Being involved in conflict situations provides each of us with profound learning opportunities. We might not see that in the moment, but some distance and perspective allow us to process our past difficult situation and find that nugget. Sometimes its hard learning that can rock our world! Although I’m usually a witness to conflict situations I have had my own learnings and wanted to share my top 5 highlights:
- Values are at the Root
Our values are important to us and when we are triggered and react strongly its due to someone, or something knocking against our beliefs, principles or ethics. This is a good signal for us to dig deeper and understand why we are so upset. If we are clear about our values, and curious enough to learn about others’, behaviours will make more sense and we can respond appropriately in difficult situations.
- Avoiding is not the Answer
I’ve just come across a Ted Talk by CrisMarie Campbell & Susan Clarke during TEDx Whitefish and the title pretty much sums it up “Conflict – Use It, Don’t Defuse It”. Conflict can be an opportunity we can use to our advantage. Whether its becoming curious to learn more about the other’s viewpoint or being vulnerable in sharing ours, the outcome can be beneficial to all involved.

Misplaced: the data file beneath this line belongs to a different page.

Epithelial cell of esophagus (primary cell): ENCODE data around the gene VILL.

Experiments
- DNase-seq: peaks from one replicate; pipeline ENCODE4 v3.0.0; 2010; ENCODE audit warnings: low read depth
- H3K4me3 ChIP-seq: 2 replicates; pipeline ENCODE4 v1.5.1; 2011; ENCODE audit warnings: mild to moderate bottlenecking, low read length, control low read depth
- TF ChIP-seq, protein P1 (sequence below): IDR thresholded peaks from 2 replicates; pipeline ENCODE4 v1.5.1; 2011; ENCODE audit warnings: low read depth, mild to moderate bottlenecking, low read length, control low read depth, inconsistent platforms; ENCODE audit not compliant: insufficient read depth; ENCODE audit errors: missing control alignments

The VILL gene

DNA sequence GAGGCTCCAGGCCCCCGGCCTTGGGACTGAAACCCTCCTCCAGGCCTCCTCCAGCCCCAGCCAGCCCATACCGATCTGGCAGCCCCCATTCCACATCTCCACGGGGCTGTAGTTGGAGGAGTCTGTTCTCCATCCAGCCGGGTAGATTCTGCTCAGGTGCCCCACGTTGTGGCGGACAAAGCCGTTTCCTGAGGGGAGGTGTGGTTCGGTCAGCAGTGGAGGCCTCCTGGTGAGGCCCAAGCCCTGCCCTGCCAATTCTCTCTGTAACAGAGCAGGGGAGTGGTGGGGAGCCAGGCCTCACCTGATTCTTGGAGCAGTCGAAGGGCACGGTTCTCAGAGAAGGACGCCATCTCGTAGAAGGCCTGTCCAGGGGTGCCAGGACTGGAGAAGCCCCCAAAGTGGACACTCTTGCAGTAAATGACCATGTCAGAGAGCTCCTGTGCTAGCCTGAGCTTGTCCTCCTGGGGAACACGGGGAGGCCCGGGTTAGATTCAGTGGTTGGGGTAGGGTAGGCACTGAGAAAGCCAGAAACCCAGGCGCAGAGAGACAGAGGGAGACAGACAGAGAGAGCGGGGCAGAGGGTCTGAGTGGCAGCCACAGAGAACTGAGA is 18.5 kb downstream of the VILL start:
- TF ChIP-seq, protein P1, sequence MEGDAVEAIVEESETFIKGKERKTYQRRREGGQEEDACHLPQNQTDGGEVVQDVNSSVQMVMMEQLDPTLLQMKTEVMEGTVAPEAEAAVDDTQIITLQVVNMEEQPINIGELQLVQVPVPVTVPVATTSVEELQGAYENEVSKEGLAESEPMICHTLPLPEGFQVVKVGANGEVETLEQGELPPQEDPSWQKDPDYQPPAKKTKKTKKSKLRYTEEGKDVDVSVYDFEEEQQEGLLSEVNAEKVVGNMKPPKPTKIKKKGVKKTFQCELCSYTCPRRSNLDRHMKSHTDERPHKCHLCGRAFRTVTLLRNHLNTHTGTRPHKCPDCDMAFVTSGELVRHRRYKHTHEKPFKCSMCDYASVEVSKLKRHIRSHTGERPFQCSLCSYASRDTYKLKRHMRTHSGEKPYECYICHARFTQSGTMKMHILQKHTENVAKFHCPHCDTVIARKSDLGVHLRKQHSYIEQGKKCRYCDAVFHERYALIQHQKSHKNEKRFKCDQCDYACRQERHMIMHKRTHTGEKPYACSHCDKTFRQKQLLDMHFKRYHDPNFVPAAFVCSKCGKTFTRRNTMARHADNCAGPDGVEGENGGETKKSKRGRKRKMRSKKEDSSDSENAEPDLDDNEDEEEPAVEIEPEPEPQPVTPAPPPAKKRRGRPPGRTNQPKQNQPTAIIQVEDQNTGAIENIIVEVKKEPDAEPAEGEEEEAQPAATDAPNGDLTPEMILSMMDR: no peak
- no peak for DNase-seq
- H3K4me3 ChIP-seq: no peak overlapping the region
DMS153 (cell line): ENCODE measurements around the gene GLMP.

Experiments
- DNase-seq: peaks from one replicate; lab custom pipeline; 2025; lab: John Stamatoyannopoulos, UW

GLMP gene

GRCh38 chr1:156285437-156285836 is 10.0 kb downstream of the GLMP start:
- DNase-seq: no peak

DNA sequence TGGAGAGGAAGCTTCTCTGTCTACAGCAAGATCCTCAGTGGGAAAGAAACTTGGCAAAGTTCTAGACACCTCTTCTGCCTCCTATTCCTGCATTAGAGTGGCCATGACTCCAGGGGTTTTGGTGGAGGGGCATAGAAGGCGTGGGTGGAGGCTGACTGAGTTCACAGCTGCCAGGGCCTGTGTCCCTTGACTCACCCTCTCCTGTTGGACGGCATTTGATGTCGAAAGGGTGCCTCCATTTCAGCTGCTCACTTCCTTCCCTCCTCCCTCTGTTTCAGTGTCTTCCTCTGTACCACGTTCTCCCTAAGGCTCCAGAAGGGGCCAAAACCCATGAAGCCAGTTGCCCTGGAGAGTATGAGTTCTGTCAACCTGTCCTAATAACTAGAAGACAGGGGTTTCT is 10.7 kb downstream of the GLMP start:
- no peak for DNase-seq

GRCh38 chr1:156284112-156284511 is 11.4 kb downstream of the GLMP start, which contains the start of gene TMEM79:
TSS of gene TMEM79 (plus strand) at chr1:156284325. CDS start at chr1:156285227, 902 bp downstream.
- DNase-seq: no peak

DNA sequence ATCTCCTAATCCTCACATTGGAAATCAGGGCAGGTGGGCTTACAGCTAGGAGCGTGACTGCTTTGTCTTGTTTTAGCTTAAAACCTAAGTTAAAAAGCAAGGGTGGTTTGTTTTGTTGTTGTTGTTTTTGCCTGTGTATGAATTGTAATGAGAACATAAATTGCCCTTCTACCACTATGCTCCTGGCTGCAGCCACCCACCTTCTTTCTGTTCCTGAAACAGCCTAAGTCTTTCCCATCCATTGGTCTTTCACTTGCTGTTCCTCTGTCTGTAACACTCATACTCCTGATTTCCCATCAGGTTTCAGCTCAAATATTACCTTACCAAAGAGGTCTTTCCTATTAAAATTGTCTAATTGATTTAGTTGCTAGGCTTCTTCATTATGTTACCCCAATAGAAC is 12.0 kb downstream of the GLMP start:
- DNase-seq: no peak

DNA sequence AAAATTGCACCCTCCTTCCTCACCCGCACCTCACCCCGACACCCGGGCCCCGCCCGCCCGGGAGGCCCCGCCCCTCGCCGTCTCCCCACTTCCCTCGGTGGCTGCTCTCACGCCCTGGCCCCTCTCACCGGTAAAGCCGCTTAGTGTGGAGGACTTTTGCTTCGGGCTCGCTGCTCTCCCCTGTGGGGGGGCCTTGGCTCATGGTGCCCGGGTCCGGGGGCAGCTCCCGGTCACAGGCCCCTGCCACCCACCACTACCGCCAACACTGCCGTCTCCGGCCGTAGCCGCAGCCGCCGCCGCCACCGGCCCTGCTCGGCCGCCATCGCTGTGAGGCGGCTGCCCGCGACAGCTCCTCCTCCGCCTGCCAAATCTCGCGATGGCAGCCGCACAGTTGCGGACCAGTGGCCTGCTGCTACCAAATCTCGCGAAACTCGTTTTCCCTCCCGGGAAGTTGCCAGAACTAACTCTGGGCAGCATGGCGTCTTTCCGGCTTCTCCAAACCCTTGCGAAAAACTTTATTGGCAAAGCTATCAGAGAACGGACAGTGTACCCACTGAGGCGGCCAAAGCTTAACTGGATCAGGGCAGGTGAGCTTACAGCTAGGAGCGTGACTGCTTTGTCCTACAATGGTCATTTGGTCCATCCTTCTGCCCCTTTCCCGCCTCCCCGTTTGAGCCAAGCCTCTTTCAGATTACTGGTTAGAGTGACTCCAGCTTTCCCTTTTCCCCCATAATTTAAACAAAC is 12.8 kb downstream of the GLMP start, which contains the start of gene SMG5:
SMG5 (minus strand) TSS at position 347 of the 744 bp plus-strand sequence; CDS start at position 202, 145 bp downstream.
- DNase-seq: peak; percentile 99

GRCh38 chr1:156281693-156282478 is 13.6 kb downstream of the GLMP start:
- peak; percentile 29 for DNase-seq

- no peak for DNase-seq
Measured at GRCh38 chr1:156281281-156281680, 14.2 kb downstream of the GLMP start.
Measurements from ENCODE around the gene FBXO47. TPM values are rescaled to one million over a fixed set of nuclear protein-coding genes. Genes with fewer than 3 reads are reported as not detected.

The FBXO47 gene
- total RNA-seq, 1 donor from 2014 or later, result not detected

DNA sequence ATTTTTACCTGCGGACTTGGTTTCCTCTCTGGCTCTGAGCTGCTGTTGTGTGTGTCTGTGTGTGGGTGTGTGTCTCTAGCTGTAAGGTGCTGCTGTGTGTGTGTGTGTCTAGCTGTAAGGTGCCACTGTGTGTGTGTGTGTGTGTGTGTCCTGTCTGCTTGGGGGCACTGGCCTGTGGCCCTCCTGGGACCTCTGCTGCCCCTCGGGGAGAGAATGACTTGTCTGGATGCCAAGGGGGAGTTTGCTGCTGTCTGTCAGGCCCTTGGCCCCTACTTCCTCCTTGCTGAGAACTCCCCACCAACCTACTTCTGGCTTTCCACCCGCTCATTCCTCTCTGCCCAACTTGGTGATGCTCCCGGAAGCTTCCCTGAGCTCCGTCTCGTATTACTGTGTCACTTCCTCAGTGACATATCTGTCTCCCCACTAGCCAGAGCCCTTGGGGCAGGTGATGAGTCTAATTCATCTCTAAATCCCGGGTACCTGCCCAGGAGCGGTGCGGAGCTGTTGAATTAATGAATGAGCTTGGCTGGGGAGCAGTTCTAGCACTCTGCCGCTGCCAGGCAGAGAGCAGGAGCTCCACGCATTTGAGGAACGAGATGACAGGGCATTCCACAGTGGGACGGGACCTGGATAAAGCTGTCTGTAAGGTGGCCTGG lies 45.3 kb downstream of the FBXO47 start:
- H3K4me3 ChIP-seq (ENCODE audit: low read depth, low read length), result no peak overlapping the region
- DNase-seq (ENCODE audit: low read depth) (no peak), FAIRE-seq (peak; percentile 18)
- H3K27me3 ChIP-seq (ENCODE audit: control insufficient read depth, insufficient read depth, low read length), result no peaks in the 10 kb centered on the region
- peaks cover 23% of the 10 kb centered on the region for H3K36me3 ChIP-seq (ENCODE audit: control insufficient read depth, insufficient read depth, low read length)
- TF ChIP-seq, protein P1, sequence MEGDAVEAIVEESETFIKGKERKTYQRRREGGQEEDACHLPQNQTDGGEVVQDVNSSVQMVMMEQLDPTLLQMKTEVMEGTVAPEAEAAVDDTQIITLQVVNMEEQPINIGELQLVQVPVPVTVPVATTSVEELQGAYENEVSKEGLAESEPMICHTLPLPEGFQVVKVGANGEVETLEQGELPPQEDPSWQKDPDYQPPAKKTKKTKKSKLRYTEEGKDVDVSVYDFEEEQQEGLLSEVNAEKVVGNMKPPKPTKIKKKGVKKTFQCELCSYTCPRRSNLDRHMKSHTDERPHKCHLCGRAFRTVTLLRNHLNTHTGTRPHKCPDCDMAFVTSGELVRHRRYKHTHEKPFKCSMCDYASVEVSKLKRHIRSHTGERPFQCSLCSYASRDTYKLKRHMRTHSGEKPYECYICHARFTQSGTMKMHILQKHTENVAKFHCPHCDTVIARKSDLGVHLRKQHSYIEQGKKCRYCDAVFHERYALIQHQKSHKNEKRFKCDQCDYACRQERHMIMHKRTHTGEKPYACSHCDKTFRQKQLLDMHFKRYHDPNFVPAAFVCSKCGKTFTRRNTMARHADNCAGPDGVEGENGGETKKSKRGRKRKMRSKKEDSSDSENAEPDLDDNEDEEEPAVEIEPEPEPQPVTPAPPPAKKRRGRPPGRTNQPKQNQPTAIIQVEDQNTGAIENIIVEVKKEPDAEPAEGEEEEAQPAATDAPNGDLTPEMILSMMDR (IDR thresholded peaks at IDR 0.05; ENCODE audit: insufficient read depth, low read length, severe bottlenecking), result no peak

- Strengthening working relationships
A concern I hear over and over from people who are reluctant to take part in a facilitated discussion with a co-worker, etc. is ‘what if it makes it worse?’ I can’t predict the outcome of any conversation, but in my experience a common comment after is “I feel like a weight has be lifted off my shoulders.” I’ve also encountered countless occasions where people feel that the conversation has strengthened a working relationship with a colleague or superior.
- Building insight
Conflict helps us understand ourselves better and how others may perceive us. Awareness of ourselves transforms our ability to choose to ‘respond’ rather than ‘react’. We are empowered through our choices. It leads us to take ownership of our thoughts and feelings and actions instead of seeing them as being ’caused’ by another person or by a situation or experience.
- Stay in the messy
This is a hard one because it is so uncomfortable and creates some psychological and at times, physical squirming. Difficult conversations take time, are messy and suck a lot of emotional energy. Human nature calls to us to find a solution as soon as a problem presents itself. This does not give us the opportunity to dig deeper and find out what is really going on. A quick solution is often a band-aid causing the issue to resurface again and again. So stay in the messy and build some understanding before moving on to solutions.
I’ve deliberately made my list short because I want to hear from each of you. In conjunction with October’s Conflict Resolution Day I have launched a contest for those brave enough to share. Please add your learning from conflict below in the comments. Providing a quick outline of your experience (no identifying information please) will give us some context before you share your take-aways. As a further incentive, all of those who indicate their name will be added to a draw for a $50 gift card from Starbucks. Draw will be completed at the end of the day on October 18, 2018 – Conflict Resolution Day!